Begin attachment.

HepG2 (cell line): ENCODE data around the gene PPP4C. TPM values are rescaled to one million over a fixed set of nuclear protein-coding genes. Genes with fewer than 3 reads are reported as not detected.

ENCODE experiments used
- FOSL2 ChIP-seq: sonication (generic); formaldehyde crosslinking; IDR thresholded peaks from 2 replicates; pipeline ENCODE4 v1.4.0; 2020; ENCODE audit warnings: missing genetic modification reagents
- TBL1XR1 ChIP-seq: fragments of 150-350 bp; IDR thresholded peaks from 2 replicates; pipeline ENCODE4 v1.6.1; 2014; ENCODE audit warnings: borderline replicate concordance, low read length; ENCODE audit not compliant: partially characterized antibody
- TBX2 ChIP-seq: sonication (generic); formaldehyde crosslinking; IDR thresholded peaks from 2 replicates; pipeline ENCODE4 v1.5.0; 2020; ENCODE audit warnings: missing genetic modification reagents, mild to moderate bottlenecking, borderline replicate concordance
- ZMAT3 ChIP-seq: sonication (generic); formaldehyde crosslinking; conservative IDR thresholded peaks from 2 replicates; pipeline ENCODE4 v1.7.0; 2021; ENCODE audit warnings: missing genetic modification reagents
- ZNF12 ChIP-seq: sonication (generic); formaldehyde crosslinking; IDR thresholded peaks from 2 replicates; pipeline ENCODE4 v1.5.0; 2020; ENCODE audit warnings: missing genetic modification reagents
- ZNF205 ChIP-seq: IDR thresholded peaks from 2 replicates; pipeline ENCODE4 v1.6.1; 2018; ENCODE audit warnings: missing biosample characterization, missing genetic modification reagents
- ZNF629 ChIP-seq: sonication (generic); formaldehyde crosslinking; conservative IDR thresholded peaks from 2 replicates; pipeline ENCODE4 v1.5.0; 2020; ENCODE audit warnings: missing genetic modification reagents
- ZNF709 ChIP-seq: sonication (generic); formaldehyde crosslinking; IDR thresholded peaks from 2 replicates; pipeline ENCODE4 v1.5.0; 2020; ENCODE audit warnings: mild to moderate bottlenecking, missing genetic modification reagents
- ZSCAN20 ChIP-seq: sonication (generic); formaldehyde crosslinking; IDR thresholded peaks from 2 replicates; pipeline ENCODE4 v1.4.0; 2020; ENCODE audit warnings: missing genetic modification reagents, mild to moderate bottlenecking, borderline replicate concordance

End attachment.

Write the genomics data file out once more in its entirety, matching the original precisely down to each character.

HepG2 (cell line): ENCODE data around the gene PPP4C. TPM values are rescaled to one million over a fixed set of nuclear protein-coding genes. Genes with fewer than 3 reads are reported as not detected.

ENCODE experiments used
- FOSL2 ChIP-seq: sonication (generic); formaldehyde crosslinking; IDR thresholded peaks from 2 replicates; pipeline ENCODE4 v1.4.0; 2020; ENCODE audit warnings: missing genetic modification reagents
- TBL1XR1 ChIP-seq: fragments of 150-350 bp; IDR thresholded peaks from 2 replicates; pipeline ENCODE4 v1.6.1; 2014; ENCODE audit warnings: borderline replicate concordance, low read length; ENCODE audit not compliant: partially characterized antibody
- TBX2 ChIP-seq: sonication (generic); formaldehyde crosslinking; IDR thresholded peaks from 2 replicates; pipeline ENCODE4 v1.5.0; 2020; ENCODE audit warnings: missing genetic modification reagents, mild to moderate bottlenecking, borderline replicate concordance
- ZMAT3 ChIP-seq: sonication (generic); formaldehyde crosslinking; conservative IDR thresholded peaks from 2 replicates; pipeline ENCODE4 v1.7.0; 2021; ENCODE audit warnings: missing genetic modification reagents
- ZNF12 ChIP-seq: sonication (generic); formaldehyde crosslinking; IDR thresholded peaks from 2 replicates; pipeline ENCODE4 v1.5.0; 2020; ENCODE audit warnings: missing genetic modification reagents
- ZNF205 ChIP-seq: IDR thresholded peaks from 2 replicates; pipeline ENCODE4 v1.6.1; 2018; ENCODE audit warnings: missing biosample characterization, missing genetic modification reagents
- ZNF629 ChIP-seq: sonication (generic); formaldehyde crosslinking; conservative IDR thresholded peaks from 2 replicates; pipeline ENCODE4 v1.5.0; 2020; ENCODE audit warnings: missing genetic modification reagents
- ZNF709 ChIP-seq: sonication (generic); formaldehyde crosslinking; IDR thresholded peaks from 2 replicates; pipeline ENCODE4 v1.5.0; 2020; ENCODE audit warnings: mild to moderate bottlenecking, missing genetic modification reagents
- ZSCAN20 ChIP-seq: sonication (generic); formaldehyde crosslinking; IDR thresholded peaks from 2 replicates; pipeline ENCODE4 v1.4.0; 2020; ENCODE audit warnings: missing genetic modification reagents, mild to moderate bottlenecking, borderline replicate concordance